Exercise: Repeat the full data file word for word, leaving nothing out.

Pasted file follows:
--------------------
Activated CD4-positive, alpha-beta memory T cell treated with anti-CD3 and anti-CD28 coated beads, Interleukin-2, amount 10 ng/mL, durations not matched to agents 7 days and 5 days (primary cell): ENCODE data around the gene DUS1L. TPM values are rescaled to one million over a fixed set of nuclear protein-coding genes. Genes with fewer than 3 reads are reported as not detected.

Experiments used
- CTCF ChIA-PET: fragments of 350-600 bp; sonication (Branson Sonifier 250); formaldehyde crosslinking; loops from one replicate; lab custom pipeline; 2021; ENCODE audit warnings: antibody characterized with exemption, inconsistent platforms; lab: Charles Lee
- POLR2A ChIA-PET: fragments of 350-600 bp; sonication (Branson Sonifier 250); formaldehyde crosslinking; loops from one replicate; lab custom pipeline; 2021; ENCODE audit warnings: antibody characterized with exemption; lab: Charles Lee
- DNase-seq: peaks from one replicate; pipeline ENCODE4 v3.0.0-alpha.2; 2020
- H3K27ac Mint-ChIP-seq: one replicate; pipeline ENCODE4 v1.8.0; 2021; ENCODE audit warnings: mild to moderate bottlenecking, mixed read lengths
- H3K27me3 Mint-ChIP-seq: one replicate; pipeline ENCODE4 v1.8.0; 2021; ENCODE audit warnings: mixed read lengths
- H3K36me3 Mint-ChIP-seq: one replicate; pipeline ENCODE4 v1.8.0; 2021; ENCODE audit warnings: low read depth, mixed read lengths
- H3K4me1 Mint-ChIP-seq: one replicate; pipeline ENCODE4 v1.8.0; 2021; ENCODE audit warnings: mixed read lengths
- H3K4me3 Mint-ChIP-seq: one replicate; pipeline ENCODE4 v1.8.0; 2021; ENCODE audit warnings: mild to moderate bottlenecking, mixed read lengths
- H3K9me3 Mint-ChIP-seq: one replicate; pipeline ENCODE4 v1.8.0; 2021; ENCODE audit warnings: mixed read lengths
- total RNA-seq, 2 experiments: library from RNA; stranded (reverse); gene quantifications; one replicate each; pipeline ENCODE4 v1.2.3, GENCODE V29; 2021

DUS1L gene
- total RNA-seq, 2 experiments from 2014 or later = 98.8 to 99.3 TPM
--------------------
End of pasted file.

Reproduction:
Activated CD4-positive, alpha-beta memory T cell treated with anti-CD3 and anti-CD28 coated beads, Interleukin-2, amount 10 ng/mL, durations not matched to agents 7 days and 5 days (primary cell): ENCODE data around the gene DUS1L. TPM values are rescaled to one million over a fixed set of nuclear protein-coding genes. Genes with fewer than 3 reads are reported as not detected.

Experiments used
- CTCF ChIA-PET: fragments of 350-600 bp; sonication (Branson Sonifier 250); formaldehyde crosslinking; loops from one replicate; lab custom pipeline; 2021; ENCODE audit warnings: antibody characterized with exemption, inconsistent platforms; lab: Charles Lee
- POLR2A ChIA-PET: fragments of 350-600 bp; sonication (Branson Sonifier 250); formaldehyde crosslinking; loops from one replicate; lab custom pipeline; 2021; ENCODE audit warnings: antibody characterized with exemption; lab: Charles Lee
- DNase-seq: peaks from one replicate; pipeline ENCODE4 v3.0.0-alpha.2; 2020
- H3K27ac Mint-ChIP-seq: one replicate; pipeline ENCODE4 v1.8.0; 2021; ENCODE audit warnings: mild to moderate bottlenecking, mixed read lengths
- H3K27me3 Mint-ChIP-seq: one replicate; pipeline ENCODE4 v1.8.0; 2021; ENCODE audit warnings: mixed read lengths
- H3K36me3 Mint-ChIP-seq: one replicate; pipeline ENCODE4 v1.8.0; 2021; ENCODE audit warnings: low read depth, mixed read lengths
- H3K4me1 Mint-ChIP-seq: one replicate; pipeline ENCODE4 v1.8.0; 2021; ENCODE audit warnings: mixed read lengths
- H3K4me3 Mint-ChIP-seq: one replicate; pipeline ENCODE4 v1.8.0; 2021; ENCODE audit warnings: mild to moderate bottlenecking, mixed read lengths
- H3K9me3 Mint-ChIP-seq: one replicate; pipeline ENCODE4 v1.8.0; 2021; ENCODE audit warnings: mixed read lengths
- total RNA-seq, 2 experiments: library from RNA; stranded (reverse); gene quantifications; one replicate each; pipeline ENCODE4 v1.2.3, GENCODE V29; 2021

DUS1L gene
- total RNA-seq, 2 experiments from 2014 or later = 98.8 to 99.3 TPM